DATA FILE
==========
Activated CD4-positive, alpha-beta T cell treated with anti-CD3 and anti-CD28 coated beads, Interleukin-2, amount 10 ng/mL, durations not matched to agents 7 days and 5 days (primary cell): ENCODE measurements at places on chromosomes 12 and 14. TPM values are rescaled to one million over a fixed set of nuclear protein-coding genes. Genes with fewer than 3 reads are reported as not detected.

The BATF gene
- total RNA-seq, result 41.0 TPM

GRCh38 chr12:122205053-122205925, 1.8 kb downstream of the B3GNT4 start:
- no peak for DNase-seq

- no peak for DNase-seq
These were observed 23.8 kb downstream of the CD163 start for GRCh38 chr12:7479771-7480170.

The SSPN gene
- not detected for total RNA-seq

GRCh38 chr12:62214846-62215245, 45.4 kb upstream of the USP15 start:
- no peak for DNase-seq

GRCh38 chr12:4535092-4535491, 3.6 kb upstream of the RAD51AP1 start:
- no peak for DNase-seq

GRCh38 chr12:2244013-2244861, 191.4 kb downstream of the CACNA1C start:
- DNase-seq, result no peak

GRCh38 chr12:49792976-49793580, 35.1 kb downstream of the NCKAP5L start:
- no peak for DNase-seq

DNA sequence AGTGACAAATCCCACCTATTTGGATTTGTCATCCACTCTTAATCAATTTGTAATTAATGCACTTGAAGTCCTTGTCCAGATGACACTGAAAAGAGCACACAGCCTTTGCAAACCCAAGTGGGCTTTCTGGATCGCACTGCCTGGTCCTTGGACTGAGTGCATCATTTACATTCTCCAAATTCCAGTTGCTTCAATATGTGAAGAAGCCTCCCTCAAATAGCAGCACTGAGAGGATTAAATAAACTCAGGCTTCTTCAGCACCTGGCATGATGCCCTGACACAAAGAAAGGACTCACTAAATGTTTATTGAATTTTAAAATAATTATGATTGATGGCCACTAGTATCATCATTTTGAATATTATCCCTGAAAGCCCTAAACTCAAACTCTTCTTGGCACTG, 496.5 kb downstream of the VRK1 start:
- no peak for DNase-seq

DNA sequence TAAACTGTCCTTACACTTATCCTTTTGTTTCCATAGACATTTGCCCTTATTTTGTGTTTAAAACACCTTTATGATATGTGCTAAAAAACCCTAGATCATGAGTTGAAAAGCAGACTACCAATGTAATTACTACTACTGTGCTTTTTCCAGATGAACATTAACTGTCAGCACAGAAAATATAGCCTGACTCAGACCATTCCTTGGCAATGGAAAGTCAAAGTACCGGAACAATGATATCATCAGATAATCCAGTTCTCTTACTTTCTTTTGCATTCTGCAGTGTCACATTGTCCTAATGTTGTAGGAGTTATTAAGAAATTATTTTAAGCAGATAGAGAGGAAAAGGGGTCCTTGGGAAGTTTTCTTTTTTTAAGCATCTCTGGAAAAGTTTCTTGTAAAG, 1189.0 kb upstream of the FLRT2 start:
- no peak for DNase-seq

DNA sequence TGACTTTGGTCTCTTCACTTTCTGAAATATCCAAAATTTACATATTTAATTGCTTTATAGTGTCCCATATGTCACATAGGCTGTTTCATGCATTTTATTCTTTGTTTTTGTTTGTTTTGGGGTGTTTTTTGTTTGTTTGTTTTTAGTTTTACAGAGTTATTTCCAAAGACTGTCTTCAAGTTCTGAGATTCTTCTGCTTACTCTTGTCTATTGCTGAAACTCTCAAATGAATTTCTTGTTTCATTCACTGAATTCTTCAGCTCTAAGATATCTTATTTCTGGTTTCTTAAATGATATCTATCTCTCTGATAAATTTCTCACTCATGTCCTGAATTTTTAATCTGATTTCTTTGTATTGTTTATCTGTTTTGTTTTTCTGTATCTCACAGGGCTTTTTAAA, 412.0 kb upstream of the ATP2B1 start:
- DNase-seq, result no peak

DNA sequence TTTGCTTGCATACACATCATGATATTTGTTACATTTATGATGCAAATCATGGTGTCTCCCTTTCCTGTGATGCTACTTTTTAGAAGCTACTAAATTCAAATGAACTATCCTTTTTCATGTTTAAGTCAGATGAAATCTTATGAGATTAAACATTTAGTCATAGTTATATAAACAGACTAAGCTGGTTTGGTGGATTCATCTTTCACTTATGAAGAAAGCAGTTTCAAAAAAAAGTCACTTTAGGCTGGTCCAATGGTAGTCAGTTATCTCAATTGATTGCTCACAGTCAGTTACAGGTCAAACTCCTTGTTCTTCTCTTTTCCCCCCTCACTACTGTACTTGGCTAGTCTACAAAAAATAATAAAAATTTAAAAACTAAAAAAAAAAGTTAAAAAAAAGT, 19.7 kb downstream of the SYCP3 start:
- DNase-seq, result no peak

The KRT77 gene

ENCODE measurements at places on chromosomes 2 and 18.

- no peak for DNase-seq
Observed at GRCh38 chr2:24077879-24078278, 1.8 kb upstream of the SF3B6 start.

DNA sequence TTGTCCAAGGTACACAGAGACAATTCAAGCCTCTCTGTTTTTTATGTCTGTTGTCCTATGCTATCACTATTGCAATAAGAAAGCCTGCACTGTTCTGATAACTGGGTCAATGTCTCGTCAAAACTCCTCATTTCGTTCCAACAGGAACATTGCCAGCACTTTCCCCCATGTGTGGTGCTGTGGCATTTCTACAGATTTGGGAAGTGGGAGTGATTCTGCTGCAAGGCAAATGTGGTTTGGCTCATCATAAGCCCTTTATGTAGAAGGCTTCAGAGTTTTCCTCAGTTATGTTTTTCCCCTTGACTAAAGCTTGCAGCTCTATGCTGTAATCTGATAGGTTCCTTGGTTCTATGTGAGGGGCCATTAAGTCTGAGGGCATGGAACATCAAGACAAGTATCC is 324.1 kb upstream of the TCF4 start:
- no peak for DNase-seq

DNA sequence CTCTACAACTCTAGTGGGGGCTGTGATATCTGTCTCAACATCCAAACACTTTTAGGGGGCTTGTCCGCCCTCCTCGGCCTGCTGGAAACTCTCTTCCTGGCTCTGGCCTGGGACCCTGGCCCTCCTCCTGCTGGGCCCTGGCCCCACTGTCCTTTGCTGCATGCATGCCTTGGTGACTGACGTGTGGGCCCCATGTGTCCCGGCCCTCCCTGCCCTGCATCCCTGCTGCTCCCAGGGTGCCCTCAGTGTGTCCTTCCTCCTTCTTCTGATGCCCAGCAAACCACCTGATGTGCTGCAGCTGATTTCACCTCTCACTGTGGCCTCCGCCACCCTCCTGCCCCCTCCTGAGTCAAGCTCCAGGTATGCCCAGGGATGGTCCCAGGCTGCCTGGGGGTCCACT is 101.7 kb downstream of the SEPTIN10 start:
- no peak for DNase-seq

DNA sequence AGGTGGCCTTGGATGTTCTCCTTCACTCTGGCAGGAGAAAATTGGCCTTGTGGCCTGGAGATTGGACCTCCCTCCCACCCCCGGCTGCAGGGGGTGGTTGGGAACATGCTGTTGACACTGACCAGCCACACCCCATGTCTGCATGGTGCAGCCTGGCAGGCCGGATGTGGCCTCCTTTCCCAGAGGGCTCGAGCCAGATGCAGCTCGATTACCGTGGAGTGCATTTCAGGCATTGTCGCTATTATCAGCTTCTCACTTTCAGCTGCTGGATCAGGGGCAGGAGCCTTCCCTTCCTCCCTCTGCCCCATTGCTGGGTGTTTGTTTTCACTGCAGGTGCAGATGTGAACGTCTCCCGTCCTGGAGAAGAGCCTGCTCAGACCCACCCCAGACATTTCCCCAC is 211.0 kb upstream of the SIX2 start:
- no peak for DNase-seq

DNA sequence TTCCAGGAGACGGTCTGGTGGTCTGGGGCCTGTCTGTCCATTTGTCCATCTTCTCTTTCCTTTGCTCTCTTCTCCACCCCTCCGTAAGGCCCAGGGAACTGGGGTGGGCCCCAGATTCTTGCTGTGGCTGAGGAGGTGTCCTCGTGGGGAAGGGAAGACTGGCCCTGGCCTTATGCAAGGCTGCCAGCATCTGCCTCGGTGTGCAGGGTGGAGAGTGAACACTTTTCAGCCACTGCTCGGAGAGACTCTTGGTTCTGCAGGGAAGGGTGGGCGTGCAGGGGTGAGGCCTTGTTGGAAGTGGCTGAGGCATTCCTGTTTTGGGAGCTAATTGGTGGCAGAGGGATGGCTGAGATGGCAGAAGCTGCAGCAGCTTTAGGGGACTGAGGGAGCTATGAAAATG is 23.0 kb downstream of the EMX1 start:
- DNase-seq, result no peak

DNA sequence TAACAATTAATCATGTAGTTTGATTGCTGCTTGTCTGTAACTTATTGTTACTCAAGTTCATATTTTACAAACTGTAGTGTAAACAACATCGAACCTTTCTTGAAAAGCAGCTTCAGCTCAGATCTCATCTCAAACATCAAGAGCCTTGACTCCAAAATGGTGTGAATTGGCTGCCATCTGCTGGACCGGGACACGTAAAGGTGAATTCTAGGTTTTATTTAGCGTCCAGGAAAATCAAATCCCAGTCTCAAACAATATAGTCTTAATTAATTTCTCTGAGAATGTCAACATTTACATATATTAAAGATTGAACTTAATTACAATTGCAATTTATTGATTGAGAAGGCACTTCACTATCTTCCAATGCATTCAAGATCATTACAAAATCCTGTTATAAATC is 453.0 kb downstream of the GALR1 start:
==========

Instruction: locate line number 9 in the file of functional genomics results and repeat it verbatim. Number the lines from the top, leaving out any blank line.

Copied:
- not detected for total RNA-seq